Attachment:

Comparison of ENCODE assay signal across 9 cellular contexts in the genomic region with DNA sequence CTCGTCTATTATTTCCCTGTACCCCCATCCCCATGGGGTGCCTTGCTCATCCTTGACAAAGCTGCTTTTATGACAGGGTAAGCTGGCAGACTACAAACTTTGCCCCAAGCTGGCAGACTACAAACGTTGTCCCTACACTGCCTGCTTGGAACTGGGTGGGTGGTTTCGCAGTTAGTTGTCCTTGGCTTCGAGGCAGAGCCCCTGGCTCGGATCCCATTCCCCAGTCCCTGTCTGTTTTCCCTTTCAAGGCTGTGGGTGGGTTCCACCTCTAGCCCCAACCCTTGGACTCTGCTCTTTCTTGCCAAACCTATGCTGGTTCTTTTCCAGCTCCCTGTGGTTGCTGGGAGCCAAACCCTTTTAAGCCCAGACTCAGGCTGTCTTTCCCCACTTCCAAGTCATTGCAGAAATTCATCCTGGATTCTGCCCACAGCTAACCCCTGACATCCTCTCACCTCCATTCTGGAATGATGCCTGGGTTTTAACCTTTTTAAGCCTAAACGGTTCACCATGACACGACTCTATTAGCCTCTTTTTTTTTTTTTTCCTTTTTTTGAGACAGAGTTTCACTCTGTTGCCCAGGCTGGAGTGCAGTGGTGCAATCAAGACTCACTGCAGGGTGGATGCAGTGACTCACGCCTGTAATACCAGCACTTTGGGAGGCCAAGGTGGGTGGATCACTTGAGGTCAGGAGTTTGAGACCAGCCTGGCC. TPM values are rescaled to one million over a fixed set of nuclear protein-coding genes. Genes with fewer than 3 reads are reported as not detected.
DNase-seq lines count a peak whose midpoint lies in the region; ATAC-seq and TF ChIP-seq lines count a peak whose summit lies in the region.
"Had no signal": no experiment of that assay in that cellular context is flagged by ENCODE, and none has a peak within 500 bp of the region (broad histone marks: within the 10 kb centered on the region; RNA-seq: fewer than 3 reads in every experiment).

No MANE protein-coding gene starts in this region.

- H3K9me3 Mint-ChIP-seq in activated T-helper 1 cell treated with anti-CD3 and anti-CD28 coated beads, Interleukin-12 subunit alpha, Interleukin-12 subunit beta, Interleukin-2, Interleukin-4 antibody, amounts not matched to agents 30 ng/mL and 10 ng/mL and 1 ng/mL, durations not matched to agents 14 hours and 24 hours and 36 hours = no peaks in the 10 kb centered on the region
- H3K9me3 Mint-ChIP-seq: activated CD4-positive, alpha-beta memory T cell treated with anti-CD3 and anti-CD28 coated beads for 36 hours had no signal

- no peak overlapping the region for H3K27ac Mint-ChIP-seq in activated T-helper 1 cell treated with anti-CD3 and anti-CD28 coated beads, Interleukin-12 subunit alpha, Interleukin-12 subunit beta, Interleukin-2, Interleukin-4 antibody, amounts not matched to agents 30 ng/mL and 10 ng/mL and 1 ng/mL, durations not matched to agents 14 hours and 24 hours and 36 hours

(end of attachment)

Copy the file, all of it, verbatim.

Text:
Comparison of ENCODE assay signal across 9 cellular contexts in the genomic region with DNA sequence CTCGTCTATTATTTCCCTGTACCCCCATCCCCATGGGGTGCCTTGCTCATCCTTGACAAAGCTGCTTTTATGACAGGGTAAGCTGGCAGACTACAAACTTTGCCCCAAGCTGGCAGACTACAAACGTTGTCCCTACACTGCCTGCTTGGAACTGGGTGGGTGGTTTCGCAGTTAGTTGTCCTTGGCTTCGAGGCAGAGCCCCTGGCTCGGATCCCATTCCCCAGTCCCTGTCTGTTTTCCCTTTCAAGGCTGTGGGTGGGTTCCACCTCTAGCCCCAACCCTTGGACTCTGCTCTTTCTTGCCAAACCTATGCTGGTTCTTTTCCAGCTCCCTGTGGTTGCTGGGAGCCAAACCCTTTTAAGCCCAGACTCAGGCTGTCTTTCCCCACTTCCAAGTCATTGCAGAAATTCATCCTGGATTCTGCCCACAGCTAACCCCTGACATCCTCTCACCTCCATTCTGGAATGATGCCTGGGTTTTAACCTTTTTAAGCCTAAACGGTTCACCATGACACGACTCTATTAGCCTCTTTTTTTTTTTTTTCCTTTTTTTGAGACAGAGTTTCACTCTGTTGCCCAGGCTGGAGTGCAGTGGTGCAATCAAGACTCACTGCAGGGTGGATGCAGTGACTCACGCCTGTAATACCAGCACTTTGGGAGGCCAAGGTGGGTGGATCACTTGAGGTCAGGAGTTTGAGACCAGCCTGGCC. TPM values are rescaled to one million over a fixed set of nuclear protein-coding genes. Genes with fewer than 3 reads are reported as not detected.
DNase-seq lines count a peak whose midpoint lies in the region; ATAC-seq and TF ChIP-seq lines count a peak whose summit lies in the region.
"Had no signal": no experiment of that assay in that cellular context is flagged by ENCODE, and none has a peak within 500 bp of the region (broad histone marks: within the 10 kb centered on the region; RNA-seq: fewer than 3 reads in every experiment).

No MANE protein-coding gene starts in this region.

- H3K9me3 Mint-ChIP-seq in activated T-helper 1 cell treated with anti-CD3 and anti-CD28 coated beads, Interleukin-12 subunit alpha, Interleukin-12 subunit beta, Interleukin-2, Interleukin-4 antibody, amounts not matched to agents 30 ng/mL and 10 ng/mL and 1 ng/mL, durations not matched to agents 14 hours and 24 hours and 36 hours = no peaks in the 10 kb centered on the region
- H3K9me3 Mint-ChIP-seq: activated CD4-positive, alpha-beta memory T cell treated with anti-CD3 and anti-CD28 coated beads for 36 hours had no signal

- no peak overlapping the region for H3K27ac Mint-ChIP-seq in activated T-helper 1 cell treated with anti-CD3 and anti-CD28 coated beads, Interleukin-12 subunit alpha, Interleukin-12 subunit beta, Interleukin-2, Interleukin-4 antibody, amounts not matched to agents 30 ng/mL and 10 ng/mL and 1 ng/mL, durations not matched to agents 14 hours and 24 hours and 36 hours